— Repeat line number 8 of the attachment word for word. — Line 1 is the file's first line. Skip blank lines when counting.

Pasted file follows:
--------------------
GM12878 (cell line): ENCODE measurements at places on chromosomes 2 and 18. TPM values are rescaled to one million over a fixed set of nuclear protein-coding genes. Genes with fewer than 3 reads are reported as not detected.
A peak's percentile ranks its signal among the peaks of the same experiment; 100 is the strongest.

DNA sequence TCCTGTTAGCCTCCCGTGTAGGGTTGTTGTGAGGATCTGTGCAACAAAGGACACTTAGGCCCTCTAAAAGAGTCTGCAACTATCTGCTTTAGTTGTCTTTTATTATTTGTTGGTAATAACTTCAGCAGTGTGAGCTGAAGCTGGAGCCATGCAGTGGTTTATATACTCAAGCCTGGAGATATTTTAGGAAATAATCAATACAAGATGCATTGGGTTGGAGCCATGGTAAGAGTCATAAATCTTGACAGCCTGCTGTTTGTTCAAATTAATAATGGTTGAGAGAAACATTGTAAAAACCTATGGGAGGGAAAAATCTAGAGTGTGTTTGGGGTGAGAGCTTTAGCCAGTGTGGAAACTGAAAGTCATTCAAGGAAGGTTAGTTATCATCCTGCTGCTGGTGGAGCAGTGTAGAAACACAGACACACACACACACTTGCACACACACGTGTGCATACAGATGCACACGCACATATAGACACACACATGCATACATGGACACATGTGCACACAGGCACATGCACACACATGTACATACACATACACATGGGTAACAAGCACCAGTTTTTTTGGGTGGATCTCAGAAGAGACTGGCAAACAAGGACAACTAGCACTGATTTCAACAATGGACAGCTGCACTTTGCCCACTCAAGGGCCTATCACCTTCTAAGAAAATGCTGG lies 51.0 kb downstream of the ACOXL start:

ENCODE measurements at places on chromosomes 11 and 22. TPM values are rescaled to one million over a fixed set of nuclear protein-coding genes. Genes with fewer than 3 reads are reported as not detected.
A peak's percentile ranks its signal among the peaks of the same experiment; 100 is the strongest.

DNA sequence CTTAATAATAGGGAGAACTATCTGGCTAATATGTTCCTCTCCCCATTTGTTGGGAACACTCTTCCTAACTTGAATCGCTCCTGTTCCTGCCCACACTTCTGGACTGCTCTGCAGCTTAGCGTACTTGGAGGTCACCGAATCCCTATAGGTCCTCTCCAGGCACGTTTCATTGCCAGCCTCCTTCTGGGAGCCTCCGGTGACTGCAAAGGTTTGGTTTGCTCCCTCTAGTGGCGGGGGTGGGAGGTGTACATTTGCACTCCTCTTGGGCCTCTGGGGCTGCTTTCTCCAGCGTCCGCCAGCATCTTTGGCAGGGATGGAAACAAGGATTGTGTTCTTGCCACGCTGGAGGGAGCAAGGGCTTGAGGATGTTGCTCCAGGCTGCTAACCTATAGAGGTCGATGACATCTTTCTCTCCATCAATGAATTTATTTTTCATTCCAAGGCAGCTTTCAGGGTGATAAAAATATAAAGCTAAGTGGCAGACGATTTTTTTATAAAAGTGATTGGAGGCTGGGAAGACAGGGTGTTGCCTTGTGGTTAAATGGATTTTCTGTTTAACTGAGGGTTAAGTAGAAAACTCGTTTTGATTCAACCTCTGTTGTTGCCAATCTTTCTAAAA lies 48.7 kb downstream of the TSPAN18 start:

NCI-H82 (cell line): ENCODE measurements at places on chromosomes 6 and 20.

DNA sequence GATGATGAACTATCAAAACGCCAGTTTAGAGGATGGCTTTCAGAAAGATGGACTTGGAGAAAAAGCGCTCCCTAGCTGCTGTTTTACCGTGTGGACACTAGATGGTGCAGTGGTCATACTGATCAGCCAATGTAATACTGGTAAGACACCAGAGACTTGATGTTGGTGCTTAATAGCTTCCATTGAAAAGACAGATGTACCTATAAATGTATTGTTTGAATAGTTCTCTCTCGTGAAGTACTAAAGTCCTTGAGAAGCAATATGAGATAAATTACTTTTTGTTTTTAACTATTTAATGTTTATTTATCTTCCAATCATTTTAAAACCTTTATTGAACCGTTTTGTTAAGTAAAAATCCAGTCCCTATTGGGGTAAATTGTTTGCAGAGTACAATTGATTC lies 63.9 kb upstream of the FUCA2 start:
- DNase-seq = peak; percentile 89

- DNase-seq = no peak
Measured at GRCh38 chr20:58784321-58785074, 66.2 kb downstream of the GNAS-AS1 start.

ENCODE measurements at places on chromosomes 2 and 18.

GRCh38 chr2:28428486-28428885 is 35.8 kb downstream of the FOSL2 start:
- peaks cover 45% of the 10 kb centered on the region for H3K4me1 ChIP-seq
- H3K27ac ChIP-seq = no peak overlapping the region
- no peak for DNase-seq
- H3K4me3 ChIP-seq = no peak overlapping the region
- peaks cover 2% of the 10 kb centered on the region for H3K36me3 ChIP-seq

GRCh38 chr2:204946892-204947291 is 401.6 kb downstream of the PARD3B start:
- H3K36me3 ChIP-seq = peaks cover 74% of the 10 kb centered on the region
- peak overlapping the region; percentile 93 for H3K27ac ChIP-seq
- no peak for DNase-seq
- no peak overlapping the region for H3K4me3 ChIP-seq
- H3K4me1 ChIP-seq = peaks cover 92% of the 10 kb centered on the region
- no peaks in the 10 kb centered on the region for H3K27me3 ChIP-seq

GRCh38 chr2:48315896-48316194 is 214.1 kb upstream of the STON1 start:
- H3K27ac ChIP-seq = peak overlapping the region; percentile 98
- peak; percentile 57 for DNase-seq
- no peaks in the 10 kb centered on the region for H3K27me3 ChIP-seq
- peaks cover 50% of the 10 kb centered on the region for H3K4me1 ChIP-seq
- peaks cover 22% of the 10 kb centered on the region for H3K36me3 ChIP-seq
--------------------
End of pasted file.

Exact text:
DNA sequence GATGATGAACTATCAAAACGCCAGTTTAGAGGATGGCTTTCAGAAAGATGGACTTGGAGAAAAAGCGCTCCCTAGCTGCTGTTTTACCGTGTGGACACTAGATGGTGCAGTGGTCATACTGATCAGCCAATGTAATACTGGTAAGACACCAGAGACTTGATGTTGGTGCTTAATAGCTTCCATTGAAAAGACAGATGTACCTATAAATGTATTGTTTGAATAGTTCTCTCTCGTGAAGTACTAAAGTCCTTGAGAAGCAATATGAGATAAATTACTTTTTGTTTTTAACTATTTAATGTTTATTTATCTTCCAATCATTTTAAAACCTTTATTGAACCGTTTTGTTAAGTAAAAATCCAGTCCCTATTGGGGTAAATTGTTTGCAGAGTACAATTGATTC lies 63.9 kb upstream of the FUCA2 start: